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The following pages provide summaries of advice from the research on faculty mentoring or from essays by experts in the field.


Considerations in selecting a Mentor

Even if you are assigned a mentor or a mentoring committee, you still have a choice about how much you depend on your assigned mentor for guidance and how much you seek out others on an informal basis. If you are not assigned a mentor, then the responsibility rests solely with you to get the guidance and assistance that will help you succeed. The following considerations may be of value to new faculty in either circumstance.

  • Be focused and intentional in finding mentors.
    • Know what you want to accomplish
    • Meet with people you know and trust; solicit recommendations about who might be a good mentor.
    • Seek multiple mentors based on what you want or need.
    • Don’t discount someone with different viewpoints, backgrounds, or experiences
  • Determine your objectives for a mentoring relationship.
    • Who possesses the specific skill(s) you’d like to develop?
    • Who has charted a career path that appeals to you?
    • Who has overcome many challenges to get where he/she is today?
    • Who is in a sufficiently senior role within the organization to provide you with relevant advice and opportunities?
  • Take time to evaluate your choices. Consider the following questions:
    • Would he/she be willing to mentor you in the areas you need?
    • How often would he/she be able to meet with you?
    • What are his/her expectations of a mentoring relationship? Is there a fit?
    • Do you feel comfortable enough with the person to share your genuine concerns
    • Do you think the prospective mentor can respond helpfully if differences arise

*Adapted from a mentoring relationship webinar presented by the University of Texas System Leadership Institute, Nov. 12, 2009. Used with permission of Suzan Franzen, Director.

Tips for Faculty Being Mentored

  • Be proactive. Initiate contact with your mentor(s).
  • Give a copy of your CV to your mentors and ask for copies of theirs. (Remember that your mentors often have been in academia for many years, so their CVs will be longer than yours. Be careful about comparisons.)
  • Be willing to ask for help and advice. Recognize that your success is important not only to you but also to your department or school and to the University.
  • Be sure to share your accomplishments with your mentors. Mentors are there to help you deal with problems and concerns, but they also want to share in your joys.
  • Write down questions as they occur to you and bring the list along to your meeting with your mentor.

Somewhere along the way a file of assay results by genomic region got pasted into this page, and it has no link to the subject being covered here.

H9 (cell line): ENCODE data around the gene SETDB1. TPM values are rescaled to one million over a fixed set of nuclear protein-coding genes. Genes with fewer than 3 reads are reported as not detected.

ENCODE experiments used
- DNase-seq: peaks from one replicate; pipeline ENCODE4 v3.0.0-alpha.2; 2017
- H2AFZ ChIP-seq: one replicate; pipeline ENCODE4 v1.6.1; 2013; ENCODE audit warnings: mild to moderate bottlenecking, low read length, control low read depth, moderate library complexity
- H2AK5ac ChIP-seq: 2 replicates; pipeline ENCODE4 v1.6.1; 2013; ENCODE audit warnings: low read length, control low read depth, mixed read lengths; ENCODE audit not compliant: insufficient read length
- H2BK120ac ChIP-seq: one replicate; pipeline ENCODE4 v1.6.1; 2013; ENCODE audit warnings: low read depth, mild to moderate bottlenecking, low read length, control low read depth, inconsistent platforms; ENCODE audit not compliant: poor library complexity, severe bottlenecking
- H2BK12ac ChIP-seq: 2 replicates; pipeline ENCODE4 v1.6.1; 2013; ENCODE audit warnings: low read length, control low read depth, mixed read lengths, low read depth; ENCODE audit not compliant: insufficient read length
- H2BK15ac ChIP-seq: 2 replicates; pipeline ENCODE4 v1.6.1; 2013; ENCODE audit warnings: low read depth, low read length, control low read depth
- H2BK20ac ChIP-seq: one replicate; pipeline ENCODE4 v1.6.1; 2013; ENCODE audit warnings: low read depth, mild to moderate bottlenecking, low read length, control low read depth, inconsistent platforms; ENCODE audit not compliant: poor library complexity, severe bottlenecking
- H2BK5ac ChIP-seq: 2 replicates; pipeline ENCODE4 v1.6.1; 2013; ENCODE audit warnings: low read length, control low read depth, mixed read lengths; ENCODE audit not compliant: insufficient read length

• Get to know your junior colleagues in the school or department and across campus. Remember the value of peer mentoring. Those who have been at UNC a few years longer than you can provide invaluable information and advice.
  • Take advantage of opportunities to speak about and present your work. That lets other people know what you are interested in and can help create partnerships and other opportunities.
  • Take advantage of the many faculty support services the University offers, including, but not limited to, the programs and resources of the UNC Center for Faculty Excellence (
  • Show initiative in planning your own career. Set short- and long-range goals for your teaching, research, and service. Share those goals with your mentors.
  • Be respectful of your mentor’s time and other responsibilities. Do not expect overnight turnaround on materials you ask your mentor to review.
  • Ask for periodic feedback from others in your unit responsible for guiding new faculty. This could be your department chair or assistant chair, division head, or associate dean. If you are “veering off course” in any way, it is helpful to know as quickly as possible. If you are on course, then it is good to know that as well.

Adapted from Rachel Thomas, “Exemplary Junior Faculty Mentoring Programs,” March 2005, pp. 5-7.

How good is your Mentor?

Nobody is perfect, and you don’t need your mentor to be perfect. However, you should be able to recognize your mentor in the following list of descriptors. If not, it might be time to have a discussion with the head of your department about how the mentoring relationship is going.

Good mentors are:

  • Good listeners: They take time to understand what is going on with the mentee before they offer advice and information.
  • Self-aware: They know what they can and cannot offer, and they observe and note how what they offer is being received by those they mentor.
  • Flexible: They are willing to adjust to the needs of mentees.
  • Good role models: They demonstrate effective academic practices.
  • Transparent: They make their thinking explicit so mentees understand why they do what they do.
  • Positive guides: They recognize and acknowledge the progress mentees make; they also provide constructive criticism and helpful advice. They pay attention to the timing of their comments. They strike the right balance between guidance, criticism, and praise.
  • Facilitators: They help mentees connect to others who share their interests, who can help them and provide resources.
  • People of integrity: They are honest in what they say and do and work for the good of those they mentor; they do not take advantage of the mentoring situation.
  • Reasonably available to the faculty member being mentored.


*Based on material provided at an April 2010 mentoring workshop at UNC by Deborah DeZure, Assistant Provost for Faculty and Organizational Development, Michigan State University. Material adapted from J. Nakamura, D. Sheronoff, and C. Hooker (2009). Good Mentoring: Fostering Excellent Practice in Higher Education. Good Mentoring: Fostering Excellent Practice in Higher Education.